The feeling of autumn is once again here, along with the desire to prepare for the coming dark nights and turning on the heating. During the summer, our collection of Raspberry Pi computers have been tasked with other purposes, but it is time to start recording the temperature again.
Last autumn and winter, we experimented with using the MicroChip MCP9808 temperature sensors and Raspberry Pi computers to continiously record the temperature of each room in our home and to monitor the heating system to ensure it was running efficiently and being cost effective.
Since last year I have experimented with longer I2C cables which means that we can place the temperature sensors in much better locations. I also had a rather ad-hoc method of collecting the readings from the Raspberry Pis which will be improved this year.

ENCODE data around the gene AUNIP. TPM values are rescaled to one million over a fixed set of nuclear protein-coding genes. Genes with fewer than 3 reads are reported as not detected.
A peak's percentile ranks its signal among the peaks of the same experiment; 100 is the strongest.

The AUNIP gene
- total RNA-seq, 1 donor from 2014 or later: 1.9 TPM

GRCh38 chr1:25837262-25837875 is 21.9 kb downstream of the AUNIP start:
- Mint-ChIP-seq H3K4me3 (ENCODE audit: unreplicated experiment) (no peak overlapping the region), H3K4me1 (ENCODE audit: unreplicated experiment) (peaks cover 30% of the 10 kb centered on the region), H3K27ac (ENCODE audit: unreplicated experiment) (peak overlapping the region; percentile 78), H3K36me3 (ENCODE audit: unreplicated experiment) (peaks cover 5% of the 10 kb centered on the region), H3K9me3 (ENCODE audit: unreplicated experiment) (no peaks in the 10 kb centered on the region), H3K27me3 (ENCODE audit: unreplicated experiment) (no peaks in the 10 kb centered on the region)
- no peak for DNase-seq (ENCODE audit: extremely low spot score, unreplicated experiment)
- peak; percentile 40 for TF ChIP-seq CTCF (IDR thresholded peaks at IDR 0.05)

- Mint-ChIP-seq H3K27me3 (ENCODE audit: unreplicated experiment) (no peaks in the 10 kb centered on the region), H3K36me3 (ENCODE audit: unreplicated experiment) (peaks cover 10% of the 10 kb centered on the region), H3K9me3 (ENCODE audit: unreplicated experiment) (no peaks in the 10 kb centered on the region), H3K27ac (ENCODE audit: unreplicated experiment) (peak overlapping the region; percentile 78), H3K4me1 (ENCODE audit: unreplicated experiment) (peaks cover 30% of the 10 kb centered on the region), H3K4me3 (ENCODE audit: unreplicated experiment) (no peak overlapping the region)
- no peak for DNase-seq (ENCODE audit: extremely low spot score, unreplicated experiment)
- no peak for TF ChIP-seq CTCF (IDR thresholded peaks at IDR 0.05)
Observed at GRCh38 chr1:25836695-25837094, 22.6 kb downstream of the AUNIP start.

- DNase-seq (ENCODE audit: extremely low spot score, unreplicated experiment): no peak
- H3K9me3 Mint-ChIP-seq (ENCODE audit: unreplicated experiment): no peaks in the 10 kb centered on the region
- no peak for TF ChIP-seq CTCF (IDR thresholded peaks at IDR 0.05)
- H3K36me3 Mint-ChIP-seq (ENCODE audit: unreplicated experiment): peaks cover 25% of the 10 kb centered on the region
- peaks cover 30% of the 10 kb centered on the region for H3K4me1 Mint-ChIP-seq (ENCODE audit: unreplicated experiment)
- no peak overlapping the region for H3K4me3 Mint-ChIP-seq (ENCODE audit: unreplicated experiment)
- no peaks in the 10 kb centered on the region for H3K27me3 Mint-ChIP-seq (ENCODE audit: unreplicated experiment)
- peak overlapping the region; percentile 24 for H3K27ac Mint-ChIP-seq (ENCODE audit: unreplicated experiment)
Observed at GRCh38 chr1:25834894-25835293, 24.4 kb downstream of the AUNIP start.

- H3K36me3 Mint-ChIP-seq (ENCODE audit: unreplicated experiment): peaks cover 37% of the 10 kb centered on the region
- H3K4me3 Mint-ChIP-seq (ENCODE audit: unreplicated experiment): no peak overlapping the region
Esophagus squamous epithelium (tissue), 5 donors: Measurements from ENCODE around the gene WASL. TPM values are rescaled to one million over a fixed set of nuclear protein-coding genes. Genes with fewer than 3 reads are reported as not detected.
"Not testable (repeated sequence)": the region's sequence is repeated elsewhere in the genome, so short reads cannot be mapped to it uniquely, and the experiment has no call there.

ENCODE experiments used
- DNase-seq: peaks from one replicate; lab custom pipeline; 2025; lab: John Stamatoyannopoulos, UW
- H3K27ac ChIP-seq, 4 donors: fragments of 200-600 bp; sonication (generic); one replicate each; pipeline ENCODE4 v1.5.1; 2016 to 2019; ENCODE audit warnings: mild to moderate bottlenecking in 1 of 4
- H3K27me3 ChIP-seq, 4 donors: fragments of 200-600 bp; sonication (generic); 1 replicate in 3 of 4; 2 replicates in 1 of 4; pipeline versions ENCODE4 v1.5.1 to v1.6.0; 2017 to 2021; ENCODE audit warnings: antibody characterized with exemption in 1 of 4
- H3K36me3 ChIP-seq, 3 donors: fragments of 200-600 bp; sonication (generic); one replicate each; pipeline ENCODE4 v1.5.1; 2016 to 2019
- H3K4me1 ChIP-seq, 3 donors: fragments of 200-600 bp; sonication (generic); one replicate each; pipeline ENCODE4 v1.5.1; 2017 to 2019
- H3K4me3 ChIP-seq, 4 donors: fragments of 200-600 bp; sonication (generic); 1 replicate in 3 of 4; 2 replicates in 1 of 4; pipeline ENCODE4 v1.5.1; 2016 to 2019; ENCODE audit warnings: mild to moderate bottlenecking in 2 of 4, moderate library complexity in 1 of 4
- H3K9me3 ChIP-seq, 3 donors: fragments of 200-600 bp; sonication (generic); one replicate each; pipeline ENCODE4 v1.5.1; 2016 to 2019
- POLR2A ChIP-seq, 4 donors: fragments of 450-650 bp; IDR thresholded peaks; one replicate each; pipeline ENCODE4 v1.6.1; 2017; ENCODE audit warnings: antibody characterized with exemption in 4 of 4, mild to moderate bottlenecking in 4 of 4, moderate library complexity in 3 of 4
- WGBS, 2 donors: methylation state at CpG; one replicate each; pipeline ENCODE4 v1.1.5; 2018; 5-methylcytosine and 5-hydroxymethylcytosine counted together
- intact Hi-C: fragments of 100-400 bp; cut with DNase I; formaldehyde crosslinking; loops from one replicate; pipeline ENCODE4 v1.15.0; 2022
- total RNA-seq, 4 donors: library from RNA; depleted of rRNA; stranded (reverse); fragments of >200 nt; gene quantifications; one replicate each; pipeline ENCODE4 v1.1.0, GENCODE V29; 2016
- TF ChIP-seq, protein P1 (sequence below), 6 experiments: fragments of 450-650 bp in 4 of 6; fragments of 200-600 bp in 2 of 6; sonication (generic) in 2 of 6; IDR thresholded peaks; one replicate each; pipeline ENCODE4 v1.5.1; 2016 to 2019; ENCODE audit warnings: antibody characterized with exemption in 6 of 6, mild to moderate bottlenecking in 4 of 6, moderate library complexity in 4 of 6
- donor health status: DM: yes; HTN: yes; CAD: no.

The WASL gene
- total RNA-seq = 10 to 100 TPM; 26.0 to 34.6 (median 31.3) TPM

The aim of all this is to continue learning and experimenting with the Internet of Things (IoT), including the hardware, software, and network connectivity. It is also to ensure that we are not over heating our home or unnecessarily leaving the heating on constantly for long periods.
It is reassuring to know that during cold periods when you’re away from home that the home is not in danger of being too cold, allowing the pipes to freeze or burst. Power cuts are also common during the winter months so at least one Raspberry Pi will be equipped with a battery backup and real-time clock to report on power failures that could have repercussions for the temperature of the home and the frozen food in the freezer.
As I make this journey towards improving the IoT devices in my home, I will share what I have learned through my blog, including the software I have written and hardware I have designed.